Though all floods are catastrophic, this particular flood map seemed most appropriate to cover all of the untold stories behind the words of the poem, Flood Gates. The map was inkjet printed onto Rives BFK paper with an Epson printer. The typeface used for printing the poem was 14-point Bembo and the poem was printed on a Vandercook letterpress at Penland School of Crafts in Penland, North Carolina. Ink color was selected from the Pantone Color Guide to match the river on the original map.
choosing an ink color from the Pantone color guide...
Ink was mixed on a glass plate and then applied to the cylinder rollers of the press for even printing.

mixing the ink
Once the ink was ready, the type was locked into the press bed. To repeat imagery of the two banks of the river, the stanzas were set in two columns. The lines of the poem were set with uneven margins to repeat the convoluted shape of the river. The uneven margin typesetting process was quite fun for this book artist.. and is highly recommended as a letterpress exercise!
lines of type in the pressbed
Printing was begun just below the title and legend of the original map.
titles, map and poem
The poem begins with the title and first stanza on the left...
the first stanza..
the lines of the poem move like the river...

meandering lines of type.. like the river
and the river is soon bordered by two lines of type...

the poem.. on two banks
and converge at the bottom part of the poem.
moving along the river way...

This is the poem.
 Flood Gates

Who knew when it started
it would be such a day?
The clouds came in
      filling the sky
         the air cooled
              the shadows,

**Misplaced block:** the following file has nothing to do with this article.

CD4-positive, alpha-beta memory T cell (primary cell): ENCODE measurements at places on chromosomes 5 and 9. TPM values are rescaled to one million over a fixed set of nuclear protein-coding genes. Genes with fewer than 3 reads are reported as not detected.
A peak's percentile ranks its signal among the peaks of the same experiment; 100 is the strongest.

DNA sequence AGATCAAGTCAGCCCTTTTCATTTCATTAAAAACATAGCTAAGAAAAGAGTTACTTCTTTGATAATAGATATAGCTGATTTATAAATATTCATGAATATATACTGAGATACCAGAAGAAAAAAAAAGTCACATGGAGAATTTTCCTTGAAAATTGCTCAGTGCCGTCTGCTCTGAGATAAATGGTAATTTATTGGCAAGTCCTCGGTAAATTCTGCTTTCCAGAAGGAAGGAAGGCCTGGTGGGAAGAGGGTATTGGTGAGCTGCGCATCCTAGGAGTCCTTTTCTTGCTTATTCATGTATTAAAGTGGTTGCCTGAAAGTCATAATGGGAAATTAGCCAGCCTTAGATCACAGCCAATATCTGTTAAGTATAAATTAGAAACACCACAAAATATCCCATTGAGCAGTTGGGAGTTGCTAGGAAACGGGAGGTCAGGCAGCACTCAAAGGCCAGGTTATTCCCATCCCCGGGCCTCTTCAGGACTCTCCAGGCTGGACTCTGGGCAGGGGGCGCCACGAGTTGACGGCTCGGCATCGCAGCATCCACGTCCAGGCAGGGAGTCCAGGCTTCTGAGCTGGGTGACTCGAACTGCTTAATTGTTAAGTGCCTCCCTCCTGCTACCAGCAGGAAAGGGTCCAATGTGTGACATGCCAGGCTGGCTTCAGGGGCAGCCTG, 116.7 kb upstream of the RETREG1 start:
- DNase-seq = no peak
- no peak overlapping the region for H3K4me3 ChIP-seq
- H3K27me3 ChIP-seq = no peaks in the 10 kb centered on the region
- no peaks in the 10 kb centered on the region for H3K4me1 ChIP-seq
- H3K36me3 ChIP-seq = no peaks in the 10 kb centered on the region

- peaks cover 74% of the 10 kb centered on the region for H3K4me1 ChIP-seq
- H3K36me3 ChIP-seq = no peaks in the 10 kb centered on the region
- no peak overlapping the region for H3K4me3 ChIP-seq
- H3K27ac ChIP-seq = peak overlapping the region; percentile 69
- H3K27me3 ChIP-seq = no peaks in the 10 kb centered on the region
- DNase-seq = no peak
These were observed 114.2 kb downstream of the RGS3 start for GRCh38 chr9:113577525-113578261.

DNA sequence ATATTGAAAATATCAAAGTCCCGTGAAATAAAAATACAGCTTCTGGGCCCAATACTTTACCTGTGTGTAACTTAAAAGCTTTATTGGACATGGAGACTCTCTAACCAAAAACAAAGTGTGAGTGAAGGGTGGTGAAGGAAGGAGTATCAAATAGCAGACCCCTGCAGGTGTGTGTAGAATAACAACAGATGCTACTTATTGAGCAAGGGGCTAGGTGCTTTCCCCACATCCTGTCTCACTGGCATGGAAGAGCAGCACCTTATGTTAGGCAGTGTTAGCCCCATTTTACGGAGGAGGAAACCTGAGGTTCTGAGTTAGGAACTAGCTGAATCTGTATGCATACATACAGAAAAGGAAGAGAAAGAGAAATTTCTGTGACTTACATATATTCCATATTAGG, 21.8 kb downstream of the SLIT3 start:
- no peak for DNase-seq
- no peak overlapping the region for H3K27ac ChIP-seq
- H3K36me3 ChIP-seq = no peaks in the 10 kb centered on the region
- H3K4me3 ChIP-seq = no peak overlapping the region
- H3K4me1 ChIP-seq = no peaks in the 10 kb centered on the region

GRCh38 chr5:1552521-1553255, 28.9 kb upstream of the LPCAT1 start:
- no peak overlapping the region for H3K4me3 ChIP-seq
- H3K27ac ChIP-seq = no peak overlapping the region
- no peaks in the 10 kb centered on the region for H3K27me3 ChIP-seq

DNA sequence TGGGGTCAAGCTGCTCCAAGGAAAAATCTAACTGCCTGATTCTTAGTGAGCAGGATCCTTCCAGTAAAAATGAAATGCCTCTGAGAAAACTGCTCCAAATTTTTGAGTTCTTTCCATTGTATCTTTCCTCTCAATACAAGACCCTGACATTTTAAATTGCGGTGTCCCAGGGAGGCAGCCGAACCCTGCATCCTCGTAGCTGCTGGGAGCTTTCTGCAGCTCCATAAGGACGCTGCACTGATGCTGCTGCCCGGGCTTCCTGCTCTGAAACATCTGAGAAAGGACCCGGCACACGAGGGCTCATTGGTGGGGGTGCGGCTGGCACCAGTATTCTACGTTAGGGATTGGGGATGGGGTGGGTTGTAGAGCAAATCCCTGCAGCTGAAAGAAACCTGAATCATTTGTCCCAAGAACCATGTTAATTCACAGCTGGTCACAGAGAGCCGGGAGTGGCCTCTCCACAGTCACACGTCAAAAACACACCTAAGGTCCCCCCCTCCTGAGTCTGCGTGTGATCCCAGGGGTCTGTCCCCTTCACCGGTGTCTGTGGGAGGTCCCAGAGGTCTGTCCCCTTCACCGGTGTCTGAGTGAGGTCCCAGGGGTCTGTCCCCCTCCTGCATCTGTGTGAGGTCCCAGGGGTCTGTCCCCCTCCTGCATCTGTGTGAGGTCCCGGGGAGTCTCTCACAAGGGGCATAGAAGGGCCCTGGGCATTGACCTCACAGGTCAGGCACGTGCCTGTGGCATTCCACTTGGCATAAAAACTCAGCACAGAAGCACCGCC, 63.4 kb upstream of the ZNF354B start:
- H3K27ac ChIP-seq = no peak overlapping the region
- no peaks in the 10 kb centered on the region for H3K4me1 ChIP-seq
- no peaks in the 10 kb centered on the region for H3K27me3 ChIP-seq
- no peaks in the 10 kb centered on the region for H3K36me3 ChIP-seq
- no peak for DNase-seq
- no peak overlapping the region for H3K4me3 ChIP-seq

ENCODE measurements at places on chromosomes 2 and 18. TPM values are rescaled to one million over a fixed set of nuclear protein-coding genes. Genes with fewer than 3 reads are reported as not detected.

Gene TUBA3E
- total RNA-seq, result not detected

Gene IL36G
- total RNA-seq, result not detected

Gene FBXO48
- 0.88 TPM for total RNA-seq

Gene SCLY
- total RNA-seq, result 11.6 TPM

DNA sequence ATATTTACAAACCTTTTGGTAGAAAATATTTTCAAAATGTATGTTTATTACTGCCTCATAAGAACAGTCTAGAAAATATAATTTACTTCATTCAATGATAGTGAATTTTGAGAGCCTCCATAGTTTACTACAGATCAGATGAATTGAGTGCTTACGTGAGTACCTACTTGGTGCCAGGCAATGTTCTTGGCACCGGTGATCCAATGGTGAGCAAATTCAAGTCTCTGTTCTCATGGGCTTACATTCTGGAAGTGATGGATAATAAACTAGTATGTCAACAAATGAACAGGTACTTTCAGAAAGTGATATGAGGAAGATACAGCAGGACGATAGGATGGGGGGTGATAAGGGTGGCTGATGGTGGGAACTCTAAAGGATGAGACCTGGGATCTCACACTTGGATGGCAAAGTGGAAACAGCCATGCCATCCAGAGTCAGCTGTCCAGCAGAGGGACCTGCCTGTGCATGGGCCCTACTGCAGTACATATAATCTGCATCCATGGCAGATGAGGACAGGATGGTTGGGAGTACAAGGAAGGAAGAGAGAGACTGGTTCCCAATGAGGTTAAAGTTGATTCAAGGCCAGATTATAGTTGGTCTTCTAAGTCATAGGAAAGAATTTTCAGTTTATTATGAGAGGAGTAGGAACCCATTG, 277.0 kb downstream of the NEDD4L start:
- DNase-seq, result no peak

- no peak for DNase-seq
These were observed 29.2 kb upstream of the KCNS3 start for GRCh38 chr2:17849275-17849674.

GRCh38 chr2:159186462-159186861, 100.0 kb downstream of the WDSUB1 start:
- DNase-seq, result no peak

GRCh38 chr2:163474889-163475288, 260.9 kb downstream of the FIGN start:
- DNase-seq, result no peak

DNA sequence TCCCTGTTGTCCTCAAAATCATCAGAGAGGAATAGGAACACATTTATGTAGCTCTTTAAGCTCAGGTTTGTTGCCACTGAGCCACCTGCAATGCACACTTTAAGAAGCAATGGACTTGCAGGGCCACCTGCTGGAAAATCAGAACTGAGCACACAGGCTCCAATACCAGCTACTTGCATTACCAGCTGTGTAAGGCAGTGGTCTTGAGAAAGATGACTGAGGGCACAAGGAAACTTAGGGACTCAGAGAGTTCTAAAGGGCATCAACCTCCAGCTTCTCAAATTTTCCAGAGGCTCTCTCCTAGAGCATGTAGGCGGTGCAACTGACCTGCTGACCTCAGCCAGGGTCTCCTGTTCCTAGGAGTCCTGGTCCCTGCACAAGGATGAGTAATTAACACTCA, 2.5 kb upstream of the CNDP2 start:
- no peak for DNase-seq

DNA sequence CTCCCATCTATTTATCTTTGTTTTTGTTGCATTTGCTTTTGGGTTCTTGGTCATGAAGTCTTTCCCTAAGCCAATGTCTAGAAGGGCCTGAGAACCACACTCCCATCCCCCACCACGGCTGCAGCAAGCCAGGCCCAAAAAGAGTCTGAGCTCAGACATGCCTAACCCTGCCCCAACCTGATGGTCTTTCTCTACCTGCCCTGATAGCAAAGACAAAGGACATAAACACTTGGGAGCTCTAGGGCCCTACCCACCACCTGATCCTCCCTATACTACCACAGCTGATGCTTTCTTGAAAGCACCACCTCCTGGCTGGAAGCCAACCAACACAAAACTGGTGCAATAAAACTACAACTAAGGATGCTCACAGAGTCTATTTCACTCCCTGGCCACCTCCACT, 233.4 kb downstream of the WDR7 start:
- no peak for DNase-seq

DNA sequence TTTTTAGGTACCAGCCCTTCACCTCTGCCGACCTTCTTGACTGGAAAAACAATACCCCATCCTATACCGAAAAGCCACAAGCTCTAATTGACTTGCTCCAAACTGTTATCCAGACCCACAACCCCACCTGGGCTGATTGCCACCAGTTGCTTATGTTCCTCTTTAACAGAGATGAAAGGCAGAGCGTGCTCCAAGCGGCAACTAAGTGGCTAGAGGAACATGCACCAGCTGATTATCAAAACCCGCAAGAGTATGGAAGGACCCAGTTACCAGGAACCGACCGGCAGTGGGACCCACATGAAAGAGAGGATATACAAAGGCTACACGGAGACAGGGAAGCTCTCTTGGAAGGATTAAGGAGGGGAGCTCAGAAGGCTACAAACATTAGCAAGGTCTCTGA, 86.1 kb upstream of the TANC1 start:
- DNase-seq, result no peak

filled the space

In the distance thunder
  moved through the air
as if the gods were whispering
 their heavenly

 The first drops 
 big and sloppy
playfully splattering,
     plopping and pinging
         the sidewalks and lawns,
      forests, highways,
   and farms

    Meanwhile the thunder
  grew louder,
its growl more insistent
        with snap cracks
                of lightening
      that startled the nerves
  frightened the little babies
...and the old folks too.

The wind blew the rain
    sent hats a-flying
and umbrellas turned
      like tea cups scared stiff

     Then the rain came in
  sure and drenching...
pouring sheets and sheaths
             that were flapping and waving
                like clothes on the line...
          washing away the refuse,
 the dust and the grime

           So the drivers slowed down
             it was that hard to see
 and the walkers took shelter
on porches, and in doorways,
    under bridges, and trees
          looking for cover
             as quick as could be.

  Still the water
 kept coming
             the rain never ceased...
         the torrents above
      and the deluge below

     It was a world washed
in wetness
 ...the sky gods were weeping
         and everything not sheltered
was soaked, sodden, or
            and the mud just
          kept rising
the flood gates
        had opened.

 Who knew
     when it started
    it would be such
      a day?
Lake Village, Arkansas, 1927